My process is as follows.
I get in my red Buick and I drive for 30 minutes until I arrive in Charleston.
I stop at a Rite Aid and buy sparkling water when I realize I don't have any change for the parking meters.
I go to my favorite place in Charleston (and beyond): Taylor Books, which is a bookstore-slash-coffee shop-slash-art gallery-slash fun place to hang out.
I order a dirty chai with soy milk, which I'm embarrassed to admit costs over $5, which is too ridiculous to discuss further.
I catch up on Facebook, Twitter, Instagram, and email. By "catch up" I mean I browse through. I respond to a few emails. I'm too behind to ever really catch up.
I google images of bunnies.
I repeat: I google images of bunnies. The frequency with which I've been repeating this practice is startling and mildly disconcerting.
When I'm feeling sad, hopeful, down, lonely, hungry, crazed, scared, giddy, strange or neutral: I google images of bunnies.
It's become a thing.
I think about my family. My grandpa died this weekend, did I tell you? We're all falling apart. Dying off. There will never again be another meal around that oak table in Colorado. There will never be another game of cards.
There was never going to be another meal or game there, anyway. They sold that place years ago.
And yet: I've been clinging to some weird hope that we'd return someday, haven't I?
My grandpa still being alive allowed for a kind of magical thinking when it came to my grandma. Because of course she could still emerge anytime, check in on him, take care of things ...
He is dead now. No more magical thinking.
I google images of bunnies.
I direct my browser to Craigslist. I'm returning west soon, and it's time to start browsing apartments in Portland.
I do not look at the one-bedrooms in my price range.
I look at the two-bedrooms. I think, "That'll be the bunny's room."
A homeless man enters the coffee shop. He wheels a bag behind him. His stench is fruity; his hair is matted.
He sits on the other side of a woman wearing plum-colored lipstick. From his wheeled bag, he pulls out an old laptop computer.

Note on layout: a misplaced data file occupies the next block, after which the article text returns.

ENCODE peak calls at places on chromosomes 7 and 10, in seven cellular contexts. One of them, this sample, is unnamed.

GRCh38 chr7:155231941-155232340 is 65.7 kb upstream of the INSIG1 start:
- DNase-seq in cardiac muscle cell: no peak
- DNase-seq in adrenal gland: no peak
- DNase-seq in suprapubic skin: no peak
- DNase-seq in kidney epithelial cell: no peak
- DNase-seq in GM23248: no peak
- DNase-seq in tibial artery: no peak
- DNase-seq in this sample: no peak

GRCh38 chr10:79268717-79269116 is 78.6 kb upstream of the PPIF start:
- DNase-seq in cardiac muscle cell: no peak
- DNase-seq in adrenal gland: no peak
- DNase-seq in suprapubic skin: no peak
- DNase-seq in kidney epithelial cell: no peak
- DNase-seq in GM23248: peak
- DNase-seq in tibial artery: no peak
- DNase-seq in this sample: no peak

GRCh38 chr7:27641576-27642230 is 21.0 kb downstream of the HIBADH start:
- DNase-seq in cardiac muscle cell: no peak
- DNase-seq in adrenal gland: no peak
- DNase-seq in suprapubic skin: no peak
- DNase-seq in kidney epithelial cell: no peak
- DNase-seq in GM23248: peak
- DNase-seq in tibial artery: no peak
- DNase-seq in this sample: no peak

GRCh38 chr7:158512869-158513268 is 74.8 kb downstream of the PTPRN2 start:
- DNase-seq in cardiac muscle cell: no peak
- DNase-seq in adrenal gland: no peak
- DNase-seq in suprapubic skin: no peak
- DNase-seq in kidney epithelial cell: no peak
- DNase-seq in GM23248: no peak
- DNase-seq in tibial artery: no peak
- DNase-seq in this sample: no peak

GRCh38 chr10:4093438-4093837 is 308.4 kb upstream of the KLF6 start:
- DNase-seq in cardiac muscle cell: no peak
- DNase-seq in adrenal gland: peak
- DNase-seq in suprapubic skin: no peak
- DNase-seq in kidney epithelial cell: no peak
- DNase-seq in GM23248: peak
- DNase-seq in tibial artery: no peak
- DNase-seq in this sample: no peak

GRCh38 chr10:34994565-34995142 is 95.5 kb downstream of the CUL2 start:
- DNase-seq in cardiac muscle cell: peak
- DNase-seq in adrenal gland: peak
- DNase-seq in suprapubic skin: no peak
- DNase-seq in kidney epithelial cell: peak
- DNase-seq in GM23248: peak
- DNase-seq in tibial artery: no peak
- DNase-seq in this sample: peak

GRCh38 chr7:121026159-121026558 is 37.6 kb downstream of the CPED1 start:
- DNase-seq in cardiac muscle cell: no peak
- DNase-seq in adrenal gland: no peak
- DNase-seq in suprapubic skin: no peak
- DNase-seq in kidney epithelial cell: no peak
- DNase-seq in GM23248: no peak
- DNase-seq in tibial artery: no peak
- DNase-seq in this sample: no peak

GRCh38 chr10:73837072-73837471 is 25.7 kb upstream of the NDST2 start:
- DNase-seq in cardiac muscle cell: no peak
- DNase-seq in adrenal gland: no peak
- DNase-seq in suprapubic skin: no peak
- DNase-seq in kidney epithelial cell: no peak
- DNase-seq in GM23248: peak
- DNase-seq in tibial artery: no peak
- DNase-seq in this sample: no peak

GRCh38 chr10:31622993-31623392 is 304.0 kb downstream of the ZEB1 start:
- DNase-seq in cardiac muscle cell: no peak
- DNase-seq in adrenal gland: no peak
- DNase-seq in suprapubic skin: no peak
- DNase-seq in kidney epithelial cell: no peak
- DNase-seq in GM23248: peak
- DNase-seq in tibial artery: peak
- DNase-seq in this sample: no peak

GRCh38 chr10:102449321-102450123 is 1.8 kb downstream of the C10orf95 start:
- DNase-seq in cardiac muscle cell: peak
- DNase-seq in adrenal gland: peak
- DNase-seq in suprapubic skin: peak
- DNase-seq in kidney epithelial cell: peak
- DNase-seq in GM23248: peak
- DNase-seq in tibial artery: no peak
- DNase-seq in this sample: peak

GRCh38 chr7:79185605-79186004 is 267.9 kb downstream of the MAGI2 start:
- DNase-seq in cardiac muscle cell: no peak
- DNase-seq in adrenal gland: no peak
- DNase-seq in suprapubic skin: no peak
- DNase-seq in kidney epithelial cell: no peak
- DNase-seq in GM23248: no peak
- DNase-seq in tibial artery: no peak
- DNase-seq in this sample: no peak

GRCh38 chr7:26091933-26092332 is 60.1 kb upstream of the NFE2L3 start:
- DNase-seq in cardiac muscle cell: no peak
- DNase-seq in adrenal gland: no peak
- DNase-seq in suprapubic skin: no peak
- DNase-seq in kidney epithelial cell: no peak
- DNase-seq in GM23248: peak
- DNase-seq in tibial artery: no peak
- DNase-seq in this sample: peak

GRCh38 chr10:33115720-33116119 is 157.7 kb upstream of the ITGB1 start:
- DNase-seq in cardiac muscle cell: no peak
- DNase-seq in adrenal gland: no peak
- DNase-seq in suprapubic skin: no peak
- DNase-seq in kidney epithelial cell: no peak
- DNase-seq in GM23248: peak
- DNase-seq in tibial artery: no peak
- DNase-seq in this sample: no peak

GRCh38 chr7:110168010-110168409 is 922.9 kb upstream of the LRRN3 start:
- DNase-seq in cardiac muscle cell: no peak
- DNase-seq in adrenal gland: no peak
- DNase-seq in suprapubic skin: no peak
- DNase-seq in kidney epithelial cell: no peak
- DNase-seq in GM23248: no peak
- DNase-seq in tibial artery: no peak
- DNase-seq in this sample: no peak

The lipstick lady stays a few moments longer before gathering up her things. She compliments me on my boots.
If I had a dollar for every time I received a compliment for these boots ...
I bought them last year after my boyfriend invited me to his office Christmas party.
I was the only one there wearing boots. All the women teetered on thin heels.
I helped myself to glass after glass of wine at the party, offered to me on trays by servers dressed in fancy clothes.
Sip sip sip sip, trying to make conversation with the lithe women teetering on thin heels. The men in suits. Sip sip sip.
He didn't want to talk to me the next day. I'd embarrassed him by drinking too much. Speaking too much. Being too much.
He wanted to break up, but I convinced him to stay. I'm always trying to convince people to stay. To try.
They rarely stay on their own accord.
Months later, he'll break up with me for not being enough. For not being as loud and crazy I was the night he told me to tone down . For not knowing how to pull him out of his shell.
The fruity stench of the homeless man is getting to me. I'd like to be open-minded and non-judgmental and to think about the plight of others and to not be an asshole, but his stench is making me queasy.
Maybe this is who I really am.
I stand up. I gather my things -- my overpriced coffee, my warm winter coat, my fancy laptop -- and I stand up in my cute, cute boots. If I had a dollar for every time I received a compliment for these boots ...
Maybe this is who I really am. I can't spend ten minutes sitting a few feet away from a homeless man, because his scent overwhelms my delicate stomach.
I gather my things and head to the other side of the store, away from the area where they serve coffee, toward the books where there are a few tables and chairs. The lady with the plum lipstick is already seated in one of them.
I smile at her faintly. Maybe this is who we both are.
We sit on the other side of the store, away from the stench, and type trivial things on our fancy machines.
This, I guess, is my process.
*to my mom